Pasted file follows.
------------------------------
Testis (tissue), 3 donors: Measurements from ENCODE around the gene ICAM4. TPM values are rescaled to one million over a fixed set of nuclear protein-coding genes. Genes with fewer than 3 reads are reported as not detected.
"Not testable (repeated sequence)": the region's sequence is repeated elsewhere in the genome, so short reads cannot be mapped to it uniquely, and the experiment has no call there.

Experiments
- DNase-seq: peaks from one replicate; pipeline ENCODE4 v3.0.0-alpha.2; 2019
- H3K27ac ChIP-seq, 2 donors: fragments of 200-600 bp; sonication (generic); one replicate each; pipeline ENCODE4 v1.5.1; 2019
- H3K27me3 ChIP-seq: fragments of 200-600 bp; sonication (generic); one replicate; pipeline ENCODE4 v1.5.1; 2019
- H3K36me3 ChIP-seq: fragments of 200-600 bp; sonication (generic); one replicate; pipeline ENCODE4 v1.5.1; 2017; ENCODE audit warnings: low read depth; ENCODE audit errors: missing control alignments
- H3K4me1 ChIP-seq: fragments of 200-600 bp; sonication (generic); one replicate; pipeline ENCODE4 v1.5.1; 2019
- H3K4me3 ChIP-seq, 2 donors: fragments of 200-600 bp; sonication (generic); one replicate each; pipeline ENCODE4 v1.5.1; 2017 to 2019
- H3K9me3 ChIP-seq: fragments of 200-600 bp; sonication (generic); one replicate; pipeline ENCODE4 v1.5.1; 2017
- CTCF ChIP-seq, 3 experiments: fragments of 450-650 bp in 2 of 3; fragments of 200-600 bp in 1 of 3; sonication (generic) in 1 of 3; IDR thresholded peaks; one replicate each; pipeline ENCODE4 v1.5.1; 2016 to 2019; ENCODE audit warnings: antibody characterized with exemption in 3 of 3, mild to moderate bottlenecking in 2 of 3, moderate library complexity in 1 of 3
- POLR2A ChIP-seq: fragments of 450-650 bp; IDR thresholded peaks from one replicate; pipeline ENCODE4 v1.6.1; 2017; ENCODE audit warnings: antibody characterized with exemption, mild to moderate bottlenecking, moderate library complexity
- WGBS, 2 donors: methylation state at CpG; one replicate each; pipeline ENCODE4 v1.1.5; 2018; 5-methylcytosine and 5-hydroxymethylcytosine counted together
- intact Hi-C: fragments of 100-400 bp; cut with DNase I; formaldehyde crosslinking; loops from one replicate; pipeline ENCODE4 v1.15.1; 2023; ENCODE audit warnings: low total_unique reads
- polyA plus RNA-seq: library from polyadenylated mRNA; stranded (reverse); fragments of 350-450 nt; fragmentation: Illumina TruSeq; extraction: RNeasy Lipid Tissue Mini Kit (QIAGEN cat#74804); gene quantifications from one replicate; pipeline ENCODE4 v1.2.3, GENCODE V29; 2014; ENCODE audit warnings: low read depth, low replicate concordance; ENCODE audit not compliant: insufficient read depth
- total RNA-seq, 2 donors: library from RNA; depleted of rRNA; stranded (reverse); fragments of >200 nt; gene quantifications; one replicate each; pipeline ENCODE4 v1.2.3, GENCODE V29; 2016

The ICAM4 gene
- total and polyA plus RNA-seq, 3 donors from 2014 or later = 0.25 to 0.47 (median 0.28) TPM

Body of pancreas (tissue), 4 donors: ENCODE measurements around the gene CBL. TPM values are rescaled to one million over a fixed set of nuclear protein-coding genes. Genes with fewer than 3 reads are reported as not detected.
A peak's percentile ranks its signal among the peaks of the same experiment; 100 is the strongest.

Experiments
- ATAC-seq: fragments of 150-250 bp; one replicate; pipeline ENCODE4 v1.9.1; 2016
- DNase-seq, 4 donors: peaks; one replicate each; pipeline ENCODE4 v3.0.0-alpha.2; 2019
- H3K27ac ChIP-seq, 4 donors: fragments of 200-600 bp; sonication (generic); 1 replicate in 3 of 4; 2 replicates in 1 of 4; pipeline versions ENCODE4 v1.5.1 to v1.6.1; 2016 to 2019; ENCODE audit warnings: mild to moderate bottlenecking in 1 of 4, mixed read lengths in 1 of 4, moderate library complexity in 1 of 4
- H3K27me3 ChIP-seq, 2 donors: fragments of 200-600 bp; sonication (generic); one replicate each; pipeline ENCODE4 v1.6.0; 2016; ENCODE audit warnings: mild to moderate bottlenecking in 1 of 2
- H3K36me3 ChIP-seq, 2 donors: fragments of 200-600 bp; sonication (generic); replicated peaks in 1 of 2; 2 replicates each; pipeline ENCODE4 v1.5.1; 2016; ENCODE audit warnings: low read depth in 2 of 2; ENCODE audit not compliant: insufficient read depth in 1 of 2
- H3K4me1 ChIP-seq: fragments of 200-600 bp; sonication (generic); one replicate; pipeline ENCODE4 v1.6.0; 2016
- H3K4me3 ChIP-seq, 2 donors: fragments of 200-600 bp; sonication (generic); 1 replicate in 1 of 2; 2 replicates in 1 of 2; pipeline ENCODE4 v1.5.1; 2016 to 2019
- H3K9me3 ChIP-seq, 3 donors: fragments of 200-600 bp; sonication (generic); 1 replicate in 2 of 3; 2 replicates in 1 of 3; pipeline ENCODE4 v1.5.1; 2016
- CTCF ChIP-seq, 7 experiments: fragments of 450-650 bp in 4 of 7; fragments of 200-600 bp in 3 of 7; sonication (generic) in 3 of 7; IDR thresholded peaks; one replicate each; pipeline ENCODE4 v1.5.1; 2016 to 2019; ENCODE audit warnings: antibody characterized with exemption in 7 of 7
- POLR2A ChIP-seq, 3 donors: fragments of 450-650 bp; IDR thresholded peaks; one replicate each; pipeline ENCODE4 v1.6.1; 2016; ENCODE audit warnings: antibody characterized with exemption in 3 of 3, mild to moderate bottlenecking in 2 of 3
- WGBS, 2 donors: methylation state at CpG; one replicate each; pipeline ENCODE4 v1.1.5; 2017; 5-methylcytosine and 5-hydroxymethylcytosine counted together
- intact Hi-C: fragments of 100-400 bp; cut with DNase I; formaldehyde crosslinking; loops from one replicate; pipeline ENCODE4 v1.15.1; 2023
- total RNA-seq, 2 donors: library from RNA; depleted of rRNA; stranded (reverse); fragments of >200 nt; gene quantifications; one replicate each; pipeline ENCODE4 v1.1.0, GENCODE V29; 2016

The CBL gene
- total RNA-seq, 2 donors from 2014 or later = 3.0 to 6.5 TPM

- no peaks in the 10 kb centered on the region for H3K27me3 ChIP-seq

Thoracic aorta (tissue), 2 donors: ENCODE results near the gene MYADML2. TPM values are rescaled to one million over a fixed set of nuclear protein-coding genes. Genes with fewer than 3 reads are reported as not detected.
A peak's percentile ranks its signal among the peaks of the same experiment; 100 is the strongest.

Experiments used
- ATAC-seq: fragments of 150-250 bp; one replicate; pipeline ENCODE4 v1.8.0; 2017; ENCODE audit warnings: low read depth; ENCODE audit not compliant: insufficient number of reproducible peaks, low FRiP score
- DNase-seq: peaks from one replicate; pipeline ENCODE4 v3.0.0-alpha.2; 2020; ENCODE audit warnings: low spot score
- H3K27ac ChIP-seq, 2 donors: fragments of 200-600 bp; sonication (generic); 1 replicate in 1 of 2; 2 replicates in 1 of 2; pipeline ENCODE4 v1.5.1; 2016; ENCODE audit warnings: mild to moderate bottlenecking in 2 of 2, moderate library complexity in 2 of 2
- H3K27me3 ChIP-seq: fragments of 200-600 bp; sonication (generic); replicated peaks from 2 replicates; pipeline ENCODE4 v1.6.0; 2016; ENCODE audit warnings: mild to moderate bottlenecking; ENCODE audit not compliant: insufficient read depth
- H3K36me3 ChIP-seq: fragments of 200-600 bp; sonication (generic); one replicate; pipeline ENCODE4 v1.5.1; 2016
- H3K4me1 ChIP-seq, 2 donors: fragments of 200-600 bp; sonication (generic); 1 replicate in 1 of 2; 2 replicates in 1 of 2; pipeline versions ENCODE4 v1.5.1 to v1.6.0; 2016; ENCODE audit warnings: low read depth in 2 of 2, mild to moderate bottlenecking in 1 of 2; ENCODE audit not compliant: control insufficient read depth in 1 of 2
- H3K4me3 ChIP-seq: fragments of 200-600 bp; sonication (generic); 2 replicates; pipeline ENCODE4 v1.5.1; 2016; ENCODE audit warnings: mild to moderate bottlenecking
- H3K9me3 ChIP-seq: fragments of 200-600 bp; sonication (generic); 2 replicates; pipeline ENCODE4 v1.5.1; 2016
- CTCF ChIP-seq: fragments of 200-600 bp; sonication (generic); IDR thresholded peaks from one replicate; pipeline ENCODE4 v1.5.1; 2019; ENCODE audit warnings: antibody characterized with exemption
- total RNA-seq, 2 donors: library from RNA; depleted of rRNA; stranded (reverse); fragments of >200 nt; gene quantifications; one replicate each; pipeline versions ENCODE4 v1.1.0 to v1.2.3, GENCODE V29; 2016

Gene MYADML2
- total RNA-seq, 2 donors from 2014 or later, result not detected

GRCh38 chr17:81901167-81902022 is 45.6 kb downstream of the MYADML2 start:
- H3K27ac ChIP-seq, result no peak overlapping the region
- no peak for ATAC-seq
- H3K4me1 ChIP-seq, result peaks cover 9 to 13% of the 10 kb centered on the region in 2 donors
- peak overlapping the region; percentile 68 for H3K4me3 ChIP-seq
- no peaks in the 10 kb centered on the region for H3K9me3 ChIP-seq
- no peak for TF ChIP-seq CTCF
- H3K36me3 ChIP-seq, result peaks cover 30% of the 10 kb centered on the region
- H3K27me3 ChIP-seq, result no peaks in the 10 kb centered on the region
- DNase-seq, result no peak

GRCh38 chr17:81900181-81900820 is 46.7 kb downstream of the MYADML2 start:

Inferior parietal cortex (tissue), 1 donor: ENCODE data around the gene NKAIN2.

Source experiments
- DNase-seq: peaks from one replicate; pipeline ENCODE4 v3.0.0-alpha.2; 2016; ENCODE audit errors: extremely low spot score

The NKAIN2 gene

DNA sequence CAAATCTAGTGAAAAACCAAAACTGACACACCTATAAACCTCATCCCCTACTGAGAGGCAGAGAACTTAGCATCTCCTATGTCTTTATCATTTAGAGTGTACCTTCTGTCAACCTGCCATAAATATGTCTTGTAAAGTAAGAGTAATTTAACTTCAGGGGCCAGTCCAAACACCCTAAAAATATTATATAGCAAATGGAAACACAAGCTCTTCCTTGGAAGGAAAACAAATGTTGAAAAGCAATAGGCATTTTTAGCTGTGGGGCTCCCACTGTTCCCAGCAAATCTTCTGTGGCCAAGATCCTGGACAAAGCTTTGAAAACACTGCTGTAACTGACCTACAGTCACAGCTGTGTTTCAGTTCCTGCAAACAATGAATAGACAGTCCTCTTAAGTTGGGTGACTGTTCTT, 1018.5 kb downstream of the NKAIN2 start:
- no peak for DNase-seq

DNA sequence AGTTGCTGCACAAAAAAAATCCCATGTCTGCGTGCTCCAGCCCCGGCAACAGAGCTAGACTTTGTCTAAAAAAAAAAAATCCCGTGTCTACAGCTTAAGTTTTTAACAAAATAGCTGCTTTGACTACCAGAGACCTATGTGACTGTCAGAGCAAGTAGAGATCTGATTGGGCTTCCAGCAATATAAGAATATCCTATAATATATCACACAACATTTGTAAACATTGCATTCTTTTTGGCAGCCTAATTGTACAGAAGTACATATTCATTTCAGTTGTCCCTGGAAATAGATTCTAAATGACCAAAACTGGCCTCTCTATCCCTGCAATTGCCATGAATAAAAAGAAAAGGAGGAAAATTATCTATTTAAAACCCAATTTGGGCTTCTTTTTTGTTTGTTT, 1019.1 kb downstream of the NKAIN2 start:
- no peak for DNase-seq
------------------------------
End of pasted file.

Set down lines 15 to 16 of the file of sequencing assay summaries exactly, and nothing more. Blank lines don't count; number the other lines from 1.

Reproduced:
- polyA plus RNA-seq: library from polyadenylated mRNA; stranded (reverse); fragments of 350-450 nt; fragmentation: Illumina TruSeq; extraction: RNeasy Lipid Tissue Mini Kit (QIAGEN cat#74804); gene quantifications from one replicate; pipeline ENCODE4 v1.2.3, GENCODE V29; 2014; ENCODE audit warnings: low read depth, low replicate concordance; ENCODE audit not compliant: insufficient read depth
- total RNA-seq, 2 donors: library from RNA; depleted of rRNA; stranded (reverse); fragments of >200 nt; gene quantifications; one replicate each; pipeline ENCODE4 v1.2.3, GENCODE V29; 2016